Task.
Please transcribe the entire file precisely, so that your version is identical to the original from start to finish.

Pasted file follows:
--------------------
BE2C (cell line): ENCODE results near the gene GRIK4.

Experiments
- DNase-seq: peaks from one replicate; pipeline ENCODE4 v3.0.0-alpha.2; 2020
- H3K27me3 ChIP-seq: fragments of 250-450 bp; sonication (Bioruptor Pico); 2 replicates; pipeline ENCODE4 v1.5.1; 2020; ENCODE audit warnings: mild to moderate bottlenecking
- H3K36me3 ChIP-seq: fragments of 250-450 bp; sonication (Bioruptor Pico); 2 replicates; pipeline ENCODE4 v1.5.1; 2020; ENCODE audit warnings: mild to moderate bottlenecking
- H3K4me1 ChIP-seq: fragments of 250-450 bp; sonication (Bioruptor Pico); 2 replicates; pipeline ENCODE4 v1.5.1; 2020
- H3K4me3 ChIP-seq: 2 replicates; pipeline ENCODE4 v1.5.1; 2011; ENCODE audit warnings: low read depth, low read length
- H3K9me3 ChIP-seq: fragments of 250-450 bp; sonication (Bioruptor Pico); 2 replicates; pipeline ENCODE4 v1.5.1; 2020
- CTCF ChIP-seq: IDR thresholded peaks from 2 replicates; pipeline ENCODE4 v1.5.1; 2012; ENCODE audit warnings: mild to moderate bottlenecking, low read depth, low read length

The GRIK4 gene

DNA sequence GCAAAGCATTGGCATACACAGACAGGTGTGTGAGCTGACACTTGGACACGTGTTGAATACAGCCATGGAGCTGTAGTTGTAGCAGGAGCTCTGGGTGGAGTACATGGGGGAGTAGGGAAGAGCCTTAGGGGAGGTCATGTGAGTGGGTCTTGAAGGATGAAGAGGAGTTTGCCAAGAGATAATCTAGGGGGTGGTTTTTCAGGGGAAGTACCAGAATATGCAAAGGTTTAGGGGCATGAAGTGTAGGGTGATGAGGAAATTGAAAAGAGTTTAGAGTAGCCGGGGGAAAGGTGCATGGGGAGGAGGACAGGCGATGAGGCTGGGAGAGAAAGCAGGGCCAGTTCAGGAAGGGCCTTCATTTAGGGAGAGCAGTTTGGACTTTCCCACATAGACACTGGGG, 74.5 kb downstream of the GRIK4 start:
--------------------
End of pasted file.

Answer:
BE2C (cell line): ENCODE results near the gene GRIK4.

Experiments
- DNase-seq: peaks from one replicate; pipeline ENCODE4 v3.0.0-alpha.2; 2020
- H3K27me3 ChIP-seq: fragments of 250-450 bp; sonication (Bioruptor Pico); 2 replicates; pipeline ENCODE4 v1.5.1; 2020; ENCODE audit warnings: mild to moderate bottlenecking
- H3K36me3 ChIP-seq: fragments of 250-450 bp; sonication (Bioruptor Pico); 2 replicates; pipeline ENCODE4 v1.5.1; 2020; ENCODE audit warnings: mild to moderate bottlenecking
- H3K4me1 ChIP-seq: fragments of 250-450 bp; sonication (Bioruptor Pico); 2 replicates; pipeline ENCODE4 v1.5.1; 2020
- H3K4me3 ChIP-seq: 2 replicates; pipeline ENCODE4 v1.5.1; 2011; ENCODE audit warnings: low read depth, low read length
- H3K9me3 ChIP-seq: fragments of 250-450 bp; sonication (Bioruptor Pico); 2 replicates; pipeline ENCODE4 v1.5.1; 2020
- CTCF ChIP-seq: IDR thresholded peaks from 2 replicates; pipeline ENCODE4 v1.5.1; 2012; ENCODE audit warnings: mild to moderate bottlenecking, low read depth, low read length

The GRIK4 gene

DNA sequence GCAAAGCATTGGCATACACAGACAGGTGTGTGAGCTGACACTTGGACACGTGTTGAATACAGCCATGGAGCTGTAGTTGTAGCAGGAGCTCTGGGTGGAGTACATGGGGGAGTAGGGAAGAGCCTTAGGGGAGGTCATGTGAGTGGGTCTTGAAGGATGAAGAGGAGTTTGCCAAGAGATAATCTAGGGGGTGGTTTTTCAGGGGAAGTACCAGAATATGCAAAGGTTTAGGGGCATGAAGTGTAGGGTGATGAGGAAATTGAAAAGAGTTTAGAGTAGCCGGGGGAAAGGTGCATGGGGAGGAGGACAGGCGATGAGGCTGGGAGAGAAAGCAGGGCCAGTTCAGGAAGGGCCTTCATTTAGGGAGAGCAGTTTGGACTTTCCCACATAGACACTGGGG, 74.5 kb downstream of the GRIK4 start: